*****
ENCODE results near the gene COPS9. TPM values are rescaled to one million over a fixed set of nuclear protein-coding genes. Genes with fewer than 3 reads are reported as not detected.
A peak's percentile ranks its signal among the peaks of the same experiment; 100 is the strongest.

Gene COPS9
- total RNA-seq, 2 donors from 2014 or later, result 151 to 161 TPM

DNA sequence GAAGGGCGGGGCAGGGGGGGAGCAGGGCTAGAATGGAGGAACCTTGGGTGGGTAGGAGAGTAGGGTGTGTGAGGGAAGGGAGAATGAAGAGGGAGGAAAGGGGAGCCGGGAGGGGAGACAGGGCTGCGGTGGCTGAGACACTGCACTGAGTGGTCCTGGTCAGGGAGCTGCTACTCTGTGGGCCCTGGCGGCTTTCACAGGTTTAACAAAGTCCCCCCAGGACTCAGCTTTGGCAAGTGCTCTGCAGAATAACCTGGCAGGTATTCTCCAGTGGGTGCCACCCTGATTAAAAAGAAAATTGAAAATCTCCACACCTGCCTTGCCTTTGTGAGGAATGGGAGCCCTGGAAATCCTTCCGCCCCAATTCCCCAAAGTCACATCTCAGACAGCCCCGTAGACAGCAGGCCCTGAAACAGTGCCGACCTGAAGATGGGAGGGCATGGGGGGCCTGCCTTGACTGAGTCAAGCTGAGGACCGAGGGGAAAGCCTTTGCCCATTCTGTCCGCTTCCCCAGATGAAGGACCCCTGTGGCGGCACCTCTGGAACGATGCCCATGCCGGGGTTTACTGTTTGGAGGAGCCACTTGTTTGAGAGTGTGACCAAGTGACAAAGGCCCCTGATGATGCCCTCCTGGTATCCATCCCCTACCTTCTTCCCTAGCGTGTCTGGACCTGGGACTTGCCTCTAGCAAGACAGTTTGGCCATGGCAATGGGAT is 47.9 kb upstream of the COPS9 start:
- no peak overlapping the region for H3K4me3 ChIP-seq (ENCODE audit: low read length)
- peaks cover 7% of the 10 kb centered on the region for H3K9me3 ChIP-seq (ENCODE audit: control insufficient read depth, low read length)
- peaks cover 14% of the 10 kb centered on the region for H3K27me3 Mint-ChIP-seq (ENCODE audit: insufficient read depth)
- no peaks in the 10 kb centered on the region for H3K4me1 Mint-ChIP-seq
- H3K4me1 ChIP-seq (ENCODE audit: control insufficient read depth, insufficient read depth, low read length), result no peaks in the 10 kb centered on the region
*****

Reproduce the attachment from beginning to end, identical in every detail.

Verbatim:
ENCODE results near the gene COPS9. TPM values are rescaled to one million over a fixed set of nuclear protein-coding genes. Genes with fewer than 3 reads are reported as not detected.
A peak's percentile ranks its signal among the peaks of the same experiment; 100 is the strongest.

Gene COPS9
- total RNA-seq, 2 donors from 2014 or later, result 151 to 161 TPM

DNA sequence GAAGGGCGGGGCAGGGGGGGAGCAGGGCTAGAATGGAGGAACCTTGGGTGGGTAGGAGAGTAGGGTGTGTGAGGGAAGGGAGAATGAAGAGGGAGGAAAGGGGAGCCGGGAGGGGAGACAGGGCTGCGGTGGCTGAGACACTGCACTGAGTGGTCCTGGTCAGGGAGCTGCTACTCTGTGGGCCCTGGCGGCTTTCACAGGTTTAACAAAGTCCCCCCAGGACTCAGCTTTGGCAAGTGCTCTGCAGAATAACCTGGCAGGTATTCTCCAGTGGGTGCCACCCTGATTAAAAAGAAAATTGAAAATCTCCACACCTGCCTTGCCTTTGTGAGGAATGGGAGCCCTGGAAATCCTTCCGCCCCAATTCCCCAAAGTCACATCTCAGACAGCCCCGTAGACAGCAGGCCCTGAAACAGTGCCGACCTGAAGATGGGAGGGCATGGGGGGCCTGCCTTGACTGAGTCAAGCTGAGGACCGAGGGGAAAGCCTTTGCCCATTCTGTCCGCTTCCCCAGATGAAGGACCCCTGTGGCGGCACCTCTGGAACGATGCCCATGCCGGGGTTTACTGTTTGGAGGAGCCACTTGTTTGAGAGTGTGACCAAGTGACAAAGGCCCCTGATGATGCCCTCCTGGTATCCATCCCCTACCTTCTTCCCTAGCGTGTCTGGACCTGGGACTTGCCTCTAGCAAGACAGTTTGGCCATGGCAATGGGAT is 47.9 kb upstream of the COPS9 start:
- no peak overlapping the region for H3K4me3 ChIP-seq (ENCODE audit: low read length)
- peaks cover 7% of the 10 kb centered on the region for H3K9me3 ChIP-seq (ENCODE audit: control insufficient read depth, low read length)
- peaks cover 14% of the 10 kb centered on the region for H3K27me3 Mint-ChIP-seq (ENCODE audit: insufficient read depth)
- no peaks in the 10 kb centered on the region for H3K4me1 Mint-ChIP-seq
- H3K4me1 ChIP-seq (ENCODE audit: control insufficient read depth, insufficient read depth, low read length), result no peaks in the 10 kb centered on the region